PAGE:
Why is chick lit from 10th century Japan somehow acceptable to me? I am thoroughly enjoying Genji’s romp through the various social classes in Heian Japan. At the moment I prefer Koremitsu, Genji’s confident and manservant, to Genji. He is appropriately annoyed (though he hides it well) with Genji’s rather overexcited libido.
Beyond the chuckle factor, The Tale of Genji is fascinating. I love the intricate social stratification and the coded conversations. Imagine if people still spoke to each other this way, alluding to famous poems and stories in all exchanges. Well, okay, we do this, a little, but in The Tale of Genji, a vast population of courtiers and commoners routinely cite words and half-phrases from an extensive library of classic poetry. I’m impressed at their ability to just whip out a poem to communicate a delicate situation or feeling.
And again, I am in absolute awe of Royall Tyler’s translation work. It took him eight years. Which seems amazingly short for such an incredible undertaking.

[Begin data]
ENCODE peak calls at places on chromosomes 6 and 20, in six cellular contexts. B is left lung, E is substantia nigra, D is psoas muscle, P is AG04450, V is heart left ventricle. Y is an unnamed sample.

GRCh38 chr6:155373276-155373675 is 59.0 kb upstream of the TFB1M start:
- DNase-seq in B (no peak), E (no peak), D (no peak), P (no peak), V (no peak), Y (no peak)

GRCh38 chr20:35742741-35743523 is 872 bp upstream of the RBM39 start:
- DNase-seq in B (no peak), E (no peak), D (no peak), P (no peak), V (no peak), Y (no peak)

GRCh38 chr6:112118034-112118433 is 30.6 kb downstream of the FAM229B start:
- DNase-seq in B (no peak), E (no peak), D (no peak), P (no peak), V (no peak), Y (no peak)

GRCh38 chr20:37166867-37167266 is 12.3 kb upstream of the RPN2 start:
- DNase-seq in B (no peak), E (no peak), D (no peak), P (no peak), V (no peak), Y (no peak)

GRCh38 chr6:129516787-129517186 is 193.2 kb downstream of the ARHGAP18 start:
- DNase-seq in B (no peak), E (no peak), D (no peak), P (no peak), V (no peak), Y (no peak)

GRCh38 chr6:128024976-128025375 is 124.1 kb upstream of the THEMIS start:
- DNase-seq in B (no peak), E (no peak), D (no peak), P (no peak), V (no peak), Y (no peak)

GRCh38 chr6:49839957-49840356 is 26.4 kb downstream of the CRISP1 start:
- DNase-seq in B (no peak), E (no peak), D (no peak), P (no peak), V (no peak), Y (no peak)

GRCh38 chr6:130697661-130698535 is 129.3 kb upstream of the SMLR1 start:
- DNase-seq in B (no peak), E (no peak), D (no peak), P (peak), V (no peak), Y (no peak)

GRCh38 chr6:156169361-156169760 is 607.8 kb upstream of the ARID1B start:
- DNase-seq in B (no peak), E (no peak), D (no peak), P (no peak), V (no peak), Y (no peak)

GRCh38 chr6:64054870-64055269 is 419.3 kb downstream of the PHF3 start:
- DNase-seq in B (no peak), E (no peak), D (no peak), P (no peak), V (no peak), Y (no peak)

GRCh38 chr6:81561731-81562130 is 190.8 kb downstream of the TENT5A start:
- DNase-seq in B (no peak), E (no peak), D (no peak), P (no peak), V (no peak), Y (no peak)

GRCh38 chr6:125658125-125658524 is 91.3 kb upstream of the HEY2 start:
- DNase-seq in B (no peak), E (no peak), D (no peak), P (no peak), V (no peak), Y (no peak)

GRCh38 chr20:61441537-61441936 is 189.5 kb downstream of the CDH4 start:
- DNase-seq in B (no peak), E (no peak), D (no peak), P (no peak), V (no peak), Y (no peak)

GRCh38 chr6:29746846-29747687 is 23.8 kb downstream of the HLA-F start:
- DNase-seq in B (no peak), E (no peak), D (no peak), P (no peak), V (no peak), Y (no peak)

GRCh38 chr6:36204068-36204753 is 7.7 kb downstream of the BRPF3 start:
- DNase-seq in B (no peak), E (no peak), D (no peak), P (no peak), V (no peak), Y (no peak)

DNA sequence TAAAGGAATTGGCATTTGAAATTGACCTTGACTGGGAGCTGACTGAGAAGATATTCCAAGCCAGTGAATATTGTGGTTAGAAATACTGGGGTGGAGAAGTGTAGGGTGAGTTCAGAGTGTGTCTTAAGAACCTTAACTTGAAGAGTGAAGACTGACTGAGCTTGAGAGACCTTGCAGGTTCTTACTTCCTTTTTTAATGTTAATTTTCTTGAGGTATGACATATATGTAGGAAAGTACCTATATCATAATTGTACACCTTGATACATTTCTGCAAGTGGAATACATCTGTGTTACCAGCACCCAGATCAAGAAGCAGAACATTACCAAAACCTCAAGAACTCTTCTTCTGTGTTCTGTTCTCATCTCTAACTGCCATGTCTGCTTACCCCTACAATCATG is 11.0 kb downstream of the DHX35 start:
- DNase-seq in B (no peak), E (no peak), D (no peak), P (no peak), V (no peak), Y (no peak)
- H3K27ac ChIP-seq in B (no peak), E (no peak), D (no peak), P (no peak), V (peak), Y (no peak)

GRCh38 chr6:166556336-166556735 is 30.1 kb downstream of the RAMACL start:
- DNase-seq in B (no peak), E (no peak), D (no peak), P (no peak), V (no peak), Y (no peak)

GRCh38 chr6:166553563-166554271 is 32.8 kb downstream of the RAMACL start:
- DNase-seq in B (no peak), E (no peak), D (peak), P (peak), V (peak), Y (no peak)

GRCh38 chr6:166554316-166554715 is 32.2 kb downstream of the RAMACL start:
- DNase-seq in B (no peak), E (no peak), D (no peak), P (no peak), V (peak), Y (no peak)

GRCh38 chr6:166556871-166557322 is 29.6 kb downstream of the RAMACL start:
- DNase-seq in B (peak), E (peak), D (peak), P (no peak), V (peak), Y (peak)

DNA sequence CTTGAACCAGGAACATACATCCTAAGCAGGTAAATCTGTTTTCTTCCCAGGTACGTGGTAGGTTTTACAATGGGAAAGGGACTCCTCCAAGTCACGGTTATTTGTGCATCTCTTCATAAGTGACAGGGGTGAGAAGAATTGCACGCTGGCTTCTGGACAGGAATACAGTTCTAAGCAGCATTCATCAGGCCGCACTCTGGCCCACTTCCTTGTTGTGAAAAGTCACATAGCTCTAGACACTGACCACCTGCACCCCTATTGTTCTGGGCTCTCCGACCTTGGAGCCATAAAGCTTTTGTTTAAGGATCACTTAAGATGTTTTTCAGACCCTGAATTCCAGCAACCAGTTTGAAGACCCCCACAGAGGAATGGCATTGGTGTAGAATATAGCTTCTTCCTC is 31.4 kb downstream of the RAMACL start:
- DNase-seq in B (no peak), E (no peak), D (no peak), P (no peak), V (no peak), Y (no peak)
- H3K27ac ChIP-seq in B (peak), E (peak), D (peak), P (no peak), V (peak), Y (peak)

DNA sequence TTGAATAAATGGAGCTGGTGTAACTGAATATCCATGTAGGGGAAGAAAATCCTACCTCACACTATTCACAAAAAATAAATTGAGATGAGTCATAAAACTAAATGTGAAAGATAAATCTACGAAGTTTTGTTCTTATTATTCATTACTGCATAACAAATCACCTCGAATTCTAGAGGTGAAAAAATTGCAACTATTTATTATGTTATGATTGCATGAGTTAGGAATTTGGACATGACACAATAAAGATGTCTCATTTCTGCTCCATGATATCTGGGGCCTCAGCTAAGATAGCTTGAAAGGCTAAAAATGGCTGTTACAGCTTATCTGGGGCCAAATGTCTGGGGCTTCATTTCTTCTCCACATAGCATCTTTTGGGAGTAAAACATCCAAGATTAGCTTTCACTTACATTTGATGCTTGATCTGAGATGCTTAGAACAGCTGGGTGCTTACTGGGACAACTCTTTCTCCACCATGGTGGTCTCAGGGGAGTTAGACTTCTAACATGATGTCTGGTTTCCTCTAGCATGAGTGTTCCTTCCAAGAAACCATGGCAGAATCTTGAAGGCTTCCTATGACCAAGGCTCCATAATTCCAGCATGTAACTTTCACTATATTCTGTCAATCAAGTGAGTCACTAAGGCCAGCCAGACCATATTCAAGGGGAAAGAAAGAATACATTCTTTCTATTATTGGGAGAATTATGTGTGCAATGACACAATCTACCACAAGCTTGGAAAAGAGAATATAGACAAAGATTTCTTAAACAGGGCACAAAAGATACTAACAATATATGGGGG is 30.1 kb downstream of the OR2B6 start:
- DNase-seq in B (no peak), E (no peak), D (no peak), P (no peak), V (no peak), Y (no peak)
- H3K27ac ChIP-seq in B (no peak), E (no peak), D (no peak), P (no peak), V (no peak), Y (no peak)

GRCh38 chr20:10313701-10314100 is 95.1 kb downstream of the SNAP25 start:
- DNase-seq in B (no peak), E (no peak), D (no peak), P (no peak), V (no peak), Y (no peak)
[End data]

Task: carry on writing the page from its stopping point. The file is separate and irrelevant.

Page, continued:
I’m still getting over Tess of the d’Urbervilles. I knew what had to happen, but I wouldn’t have minded Tess and Angel taking off to Australia instead. Those last few scenes were fantastic. In a literal sense – the blood dripping from the ceiling, the lovers’ hideaway, and then Tess’s exhausted nap upon the altar at Stonehenge…I loved it, all the while I imagined Hardy’s contemporary readers must have been absolutely shocked.
Hardy’s bold depiction of the sexual double standard surprised me; I wasn’t expecting it to be quite so explicit.
On the schedule for this week is the third Agota Kristof but I think I might hold off and finish Le Rouge et le Noir, which I started randomly yesterday. And I am currently eyeing several Balzac. It’s going to be a 19th century kind of week.